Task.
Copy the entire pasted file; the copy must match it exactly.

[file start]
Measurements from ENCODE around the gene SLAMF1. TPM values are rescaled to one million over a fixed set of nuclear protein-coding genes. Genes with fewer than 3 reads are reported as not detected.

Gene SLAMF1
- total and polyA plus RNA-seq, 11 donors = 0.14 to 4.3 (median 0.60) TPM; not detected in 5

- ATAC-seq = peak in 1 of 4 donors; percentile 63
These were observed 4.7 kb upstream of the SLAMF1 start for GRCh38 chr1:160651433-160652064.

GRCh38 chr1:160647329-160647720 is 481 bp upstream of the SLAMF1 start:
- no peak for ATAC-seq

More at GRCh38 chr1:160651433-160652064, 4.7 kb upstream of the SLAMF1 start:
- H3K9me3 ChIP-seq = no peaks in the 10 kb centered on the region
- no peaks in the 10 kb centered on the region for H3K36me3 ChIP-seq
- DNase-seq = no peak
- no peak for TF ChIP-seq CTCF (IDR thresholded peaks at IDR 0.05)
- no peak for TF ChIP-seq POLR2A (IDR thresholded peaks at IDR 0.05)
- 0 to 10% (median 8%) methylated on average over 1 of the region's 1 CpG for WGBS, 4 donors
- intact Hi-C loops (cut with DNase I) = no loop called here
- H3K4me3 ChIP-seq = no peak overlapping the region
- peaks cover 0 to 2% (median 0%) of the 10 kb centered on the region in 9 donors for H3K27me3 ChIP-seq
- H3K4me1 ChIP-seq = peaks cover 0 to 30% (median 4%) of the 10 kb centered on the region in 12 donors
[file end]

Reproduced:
Measurements from ENCODE around the gene SLAMF1. TPM values are rescaled to one million over a fixed set of nuclear protein-coding genes. Genes with fewer than 3 reads are reported as not detected.

Gene SLAMF1
- total and polyA plus RNA-seq, 11 donors = 0.14 to 4.3 (median 0.60) TPM; not detected in 5

- ATAC-seq = peak in 1 of 4 donors; percentile 63
These were observed 4.7 kb upstream of the SLAMF1 start for GRCh38 chr1:160651433-160652064.

GRCh38 chr1:160647329-160647720 is 481 bp upstream of the SLAMF1 start:
- no peak for ATAC-seq

More at GRCh38 chr1:160651433-160652064, 4.7 kb upstream of the SLAMF1 start:
- H3K9me3 ChIP-seq = no peaks in the 10 kb centered on the region
- no peaks in the 10 kb centered on the region for H3K36me3 ChIP-seq
- DNase-seq = no peak
- no peak for TF ChIP-seq CTCF (IDR thresholded peaks at IDR 0.05)
- no peak for TF ChIP-seq POLR2A (IDR thresholded peaks at IDR 0.05)
- 0 to 10% (median 8%) methylated on average over 1 of the region's 1 CpG for WGBS, 4 donors
- intact Hi-C loops (cut with DNase I) = no loop called here
- H3K4me3 ChIP-seq = no peak overlapping the region
- peaks cover 0 to 2% (median 0%) of the 10 kb centered on the region in 9 donors for H3K27me3 ChIP-seq
- H3K4me1 ChIP-seq = peaks cover 0 to 30% (median 4%) of the 10 kb centered on the region in 12 donors